The analysis of individual monitoring methods in relation to the preoperative risk was presented in Table 2. Monitoring in accordance with the Cardiothoracic Anaesthesia Section of PTAiIT [4, 5] was used in group A (low risk) and group B (moderate risk) and 10% of patients of group C (high risk). Patients monitored intraoperatively with more advanced methods received significantly lower fluid amounts (P < 0.001) (Table 3).
In clinical hospitals (n = 21) more advanced moni­toring compared to NIBP was used more often in non-clinical centres (n = 4), most often during vascular surgery (n = 5) and abdominal surgery (n = 5). Perioperative blood pressure and heart rate values are shown in Table 4.
The percentage of patients with MAP values deviated by > 20% from baseline (at least one measuring point) was 68%. A decrease and/or increase in MAP > 20% from baseline was observed in 65% and 4% of patients, respectively; in 221 patients (40%) a decrease in MAP > 20% below baseline was observed (Table 5). A decrease in MAP < 65 mm Hg in the period from induction of anaesthesia completion of surgery was found in 122 (21%) patients, most often in those undergoing general anaesthesia (96 cases) and in high global risk procedures (52 cases).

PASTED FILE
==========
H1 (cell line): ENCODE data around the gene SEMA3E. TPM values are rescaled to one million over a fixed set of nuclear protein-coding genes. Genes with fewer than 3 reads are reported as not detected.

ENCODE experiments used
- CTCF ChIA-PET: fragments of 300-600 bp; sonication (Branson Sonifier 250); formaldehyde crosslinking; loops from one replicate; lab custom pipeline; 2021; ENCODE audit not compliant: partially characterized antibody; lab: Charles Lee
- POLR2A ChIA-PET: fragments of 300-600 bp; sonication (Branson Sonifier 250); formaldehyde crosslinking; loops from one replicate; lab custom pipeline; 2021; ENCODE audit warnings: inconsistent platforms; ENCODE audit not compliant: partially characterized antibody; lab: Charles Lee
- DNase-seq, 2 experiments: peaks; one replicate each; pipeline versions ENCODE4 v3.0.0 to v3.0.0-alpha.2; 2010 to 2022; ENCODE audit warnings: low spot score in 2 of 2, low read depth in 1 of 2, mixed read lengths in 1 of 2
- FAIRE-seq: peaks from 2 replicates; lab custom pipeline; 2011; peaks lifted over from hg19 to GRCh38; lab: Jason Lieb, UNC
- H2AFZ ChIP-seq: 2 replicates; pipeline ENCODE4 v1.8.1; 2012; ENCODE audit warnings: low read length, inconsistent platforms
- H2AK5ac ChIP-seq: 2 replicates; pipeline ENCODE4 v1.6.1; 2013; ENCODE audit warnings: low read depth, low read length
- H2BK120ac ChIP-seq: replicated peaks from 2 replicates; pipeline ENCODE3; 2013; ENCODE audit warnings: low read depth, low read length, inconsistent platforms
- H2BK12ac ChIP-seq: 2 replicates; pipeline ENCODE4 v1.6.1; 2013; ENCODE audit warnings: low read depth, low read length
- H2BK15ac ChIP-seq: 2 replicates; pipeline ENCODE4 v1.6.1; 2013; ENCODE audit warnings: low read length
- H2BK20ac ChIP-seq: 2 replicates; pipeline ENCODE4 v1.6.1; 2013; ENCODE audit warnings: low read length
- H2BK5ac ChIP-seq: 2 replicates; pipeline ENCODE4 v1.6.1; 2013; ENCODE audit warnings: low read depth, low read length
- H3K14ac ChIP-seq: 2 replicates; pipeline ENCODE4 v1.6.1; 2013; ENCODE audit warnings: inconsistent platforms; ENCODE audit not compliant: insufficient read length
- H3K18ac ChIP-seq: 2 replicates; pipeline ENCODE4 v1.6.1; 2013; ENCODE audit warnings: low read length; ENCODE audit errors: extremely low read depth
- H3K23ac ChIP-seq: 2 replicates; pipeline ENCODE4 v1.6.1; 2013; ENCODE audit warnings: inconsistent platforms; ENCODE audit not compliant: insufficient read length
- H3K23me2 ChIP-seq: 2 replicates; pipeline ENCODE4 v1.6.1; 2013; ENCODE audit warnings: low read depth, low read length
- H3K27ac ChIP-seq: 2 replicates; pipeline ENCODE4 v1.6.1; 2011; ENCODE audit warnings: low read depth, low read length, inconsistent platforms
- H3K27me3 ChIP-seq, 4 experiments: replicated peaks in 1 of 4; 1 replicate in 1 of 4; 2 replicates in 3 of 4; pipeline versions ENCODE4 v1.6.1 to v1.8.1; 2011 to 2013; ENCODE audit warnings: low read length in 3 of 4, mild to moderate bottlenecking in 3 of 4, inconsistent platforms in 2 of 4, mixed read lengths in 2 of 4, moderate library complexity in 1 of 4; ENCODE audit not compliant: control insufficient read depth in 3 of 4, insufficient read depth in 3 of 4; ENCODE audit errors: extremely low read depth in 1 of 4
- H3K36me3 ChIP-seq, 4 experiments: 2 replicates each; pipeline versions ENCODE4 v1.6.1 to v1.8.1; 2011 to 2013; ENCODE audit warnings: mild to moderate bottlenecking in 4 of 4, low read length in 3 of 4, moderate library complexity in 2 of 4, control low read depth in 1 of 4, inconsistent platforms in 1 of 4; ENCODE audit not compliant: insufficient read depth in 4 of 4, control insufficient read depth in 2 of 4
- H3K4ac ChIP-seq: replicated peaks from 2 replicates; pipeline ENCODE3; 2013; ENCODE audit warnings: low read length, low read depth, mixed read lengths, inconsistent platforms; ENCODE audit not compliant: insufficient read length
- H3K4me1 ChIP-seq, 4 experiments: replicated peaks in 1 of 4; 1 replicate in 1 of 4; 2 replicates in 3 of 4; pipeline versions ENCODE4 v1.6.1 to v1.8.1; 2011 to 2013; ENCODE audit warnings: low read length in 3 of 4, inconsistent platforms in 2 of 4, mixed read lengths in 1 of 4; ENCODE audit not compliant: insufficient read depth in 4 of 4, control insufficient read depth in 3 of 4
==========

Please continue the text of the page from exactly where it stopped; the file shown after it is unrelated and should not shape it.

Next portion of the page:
Among vasoactive and inotropic drugs, ephedrine was most commonly used; it was administered to 143 patients (24%), 15 mg (IQR 10–25) i.e. 0.18 mg kg-1 (IQR 0.11–0.3). It was most frequently given to patients undergoing high-risk global procedures (n = 63) that lasted < 120 minutes (n = 110 vs. n = 33), patients hospitalized in clinical centres (n = 93 vs. n = 50) and provided with intraoperative basic monitoring (n = 130 vs. n = 13). The use of ephedrine was different in procedures under general (20% of patients, n = 79), regional (31%, n = 54) and when both types of anaesthesia were combined (56%, n = 10) (P < 0.001). In the study group, noradrenaline (n = 12), adrenaline (n = 1) and isoprenaline (n = 1) were rarely used. Dopamine, dobutamine and milrinone were not used. Intraoperatively, patients were only occasionally administered atropine (n = 13), urapidil (n = 6) and metoprolol (n = 2). Nitroglycerin was not used.

DISCUSSION

Our point prevalence study was the first multi-centre study in Poland to assess clinical practice in intraoperative hemodynamic monitoring. NIBP was found to be most frequently used; other tools were used sporadically. Although 32% of patients were at high risk of complications, only in 10% of them, intraoperative decisions were based on more advanced protocols. From amongst 24% of patients receiving intraoperative ephedrine, only 9% of patients were monitored using tools other than NIBP. In patients with basic monitoring the fluid intake was significantly higher.